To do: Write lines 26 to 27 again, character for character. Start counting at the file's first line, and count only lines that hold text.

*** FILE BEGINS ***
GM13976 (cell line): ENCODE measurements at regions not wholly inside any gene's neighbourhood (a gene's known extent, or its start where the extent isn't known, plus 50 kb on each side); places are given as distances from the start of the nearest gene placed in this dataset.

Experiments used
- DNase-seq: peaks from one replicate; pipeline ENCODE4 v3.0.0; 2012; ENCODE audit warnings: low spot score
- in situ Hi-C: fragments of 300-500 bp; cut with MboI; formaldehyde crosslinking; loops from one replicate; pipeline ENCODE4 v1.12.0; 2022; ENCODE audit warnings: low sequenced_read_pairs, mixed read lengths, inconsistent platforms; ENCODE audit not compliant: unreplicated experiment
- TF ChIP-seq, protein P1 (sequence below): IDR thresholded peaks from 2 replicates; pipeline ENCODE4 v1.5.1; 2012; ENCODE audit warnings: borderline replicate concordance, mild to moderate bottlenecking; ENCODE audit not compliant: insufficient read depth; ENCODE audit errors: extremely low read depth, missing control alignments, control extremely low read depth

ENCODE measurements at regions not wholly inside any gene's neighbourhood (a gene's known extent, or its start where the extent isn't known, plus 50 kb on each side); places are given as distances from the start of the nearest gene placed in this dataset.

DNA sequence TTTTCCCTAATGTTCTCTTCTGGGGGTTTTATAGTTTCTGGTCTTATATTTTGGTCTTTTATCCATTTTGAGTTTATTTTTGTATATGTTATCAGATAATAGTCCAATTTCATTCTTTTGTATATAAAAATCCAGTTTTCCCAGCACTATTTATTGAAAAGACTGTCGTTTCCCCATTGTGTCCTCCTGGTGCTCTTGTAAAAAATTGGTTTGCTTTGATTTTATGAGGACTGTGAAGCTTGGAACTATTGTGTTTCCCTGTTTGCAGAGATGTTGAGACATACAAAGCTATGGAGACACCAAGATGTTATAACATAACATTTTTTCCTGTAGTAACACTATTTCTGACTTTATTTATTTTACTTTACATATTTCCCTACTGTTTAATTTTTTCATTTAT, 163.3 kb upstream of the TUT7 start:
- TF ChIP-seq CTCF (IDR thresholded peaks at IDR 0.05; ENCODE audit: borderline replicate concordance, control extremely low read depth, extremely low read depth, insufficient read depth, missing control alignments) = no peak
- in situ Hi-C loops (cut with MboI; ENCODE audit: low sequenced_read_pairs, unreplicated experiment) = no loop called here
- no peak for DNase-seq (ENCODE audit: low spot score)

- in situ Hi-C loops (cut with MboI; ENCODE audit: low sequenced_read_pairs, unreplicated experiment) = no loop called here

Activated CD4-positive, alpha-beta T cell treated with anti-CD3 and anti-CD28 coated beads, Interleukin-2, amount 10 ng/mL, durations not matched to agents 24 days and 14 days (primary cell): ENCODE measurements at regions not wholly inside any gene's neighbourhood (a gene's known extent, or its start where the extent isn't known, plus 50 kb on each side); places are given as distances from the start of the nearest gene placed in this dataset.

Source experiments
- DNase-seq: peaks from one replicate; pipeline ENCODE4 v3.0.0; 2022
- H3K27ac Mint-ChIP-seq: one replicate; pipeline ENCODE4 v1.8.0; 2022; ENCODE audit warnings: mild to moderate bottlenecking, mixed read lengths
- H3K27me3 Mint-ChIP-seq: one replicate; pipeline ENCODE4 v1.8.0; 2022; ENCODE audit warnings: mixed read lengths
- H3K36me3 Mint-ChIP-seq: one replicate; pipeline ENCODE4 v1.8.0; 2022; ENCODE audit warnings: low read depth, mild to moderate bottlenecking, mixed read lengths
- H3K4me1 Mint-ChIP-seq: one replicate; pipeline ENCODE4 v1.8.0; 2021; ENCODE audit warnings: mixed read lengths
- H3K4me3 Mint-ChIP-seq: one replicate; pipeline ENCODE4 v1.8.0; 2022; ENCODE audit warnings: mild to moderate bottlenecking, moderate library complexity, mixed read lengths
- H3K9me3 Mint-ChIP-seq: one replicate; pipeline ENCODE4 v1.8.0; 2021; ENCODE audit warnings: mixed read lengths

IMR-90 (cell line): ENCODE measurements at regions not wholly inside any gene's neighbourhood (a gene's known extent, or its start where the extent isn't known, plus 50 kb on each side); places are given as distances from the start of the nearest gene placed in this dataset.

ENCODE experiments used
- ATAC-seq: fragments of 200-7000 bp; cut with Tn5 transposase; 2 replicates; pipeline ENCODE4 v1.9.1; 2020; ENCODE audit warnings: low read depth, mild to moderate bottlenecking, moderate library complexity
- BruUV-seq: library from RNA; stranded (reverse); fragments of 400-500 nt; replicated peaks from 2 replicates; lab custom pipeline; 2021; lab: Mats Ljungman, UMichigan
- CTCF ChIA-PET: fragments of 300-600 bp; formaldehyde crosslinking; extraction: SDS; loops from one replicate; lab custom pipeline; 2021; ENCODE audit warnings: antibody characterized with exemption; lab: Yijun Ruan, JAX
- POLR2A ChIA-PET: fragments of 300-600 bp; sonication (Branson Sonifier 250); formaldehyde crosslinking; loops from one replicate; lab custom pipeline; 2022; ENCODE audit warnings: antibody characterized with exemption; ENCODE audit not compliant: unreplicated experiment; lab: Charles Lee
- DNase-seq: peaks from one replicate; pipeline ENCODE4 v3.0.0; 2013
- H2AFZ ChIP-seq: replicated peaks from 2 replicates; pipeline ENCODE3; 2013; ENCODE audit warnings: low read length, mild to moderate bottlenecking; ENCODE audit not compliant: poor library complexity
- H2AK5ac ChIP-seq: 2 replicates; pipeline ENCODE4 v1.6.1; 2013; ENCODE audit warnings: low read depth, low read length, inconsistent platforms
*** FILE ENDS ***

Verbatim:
- POLR2A ChIA-PET: fragments of 300-600 bp; sonication (Branson Sonifier 250); formaldehyde crosslinking; loops from one replicate; lab custom pipeline; 2022; ENCODE audit warnings: antibody characterized with exemption; ENCODE audit not compliant: unreplicated experiment; lab: Charles Lee
- DNase-seq: peaks from one replicate; pipeline ENCODE4 v3.0.0; 2013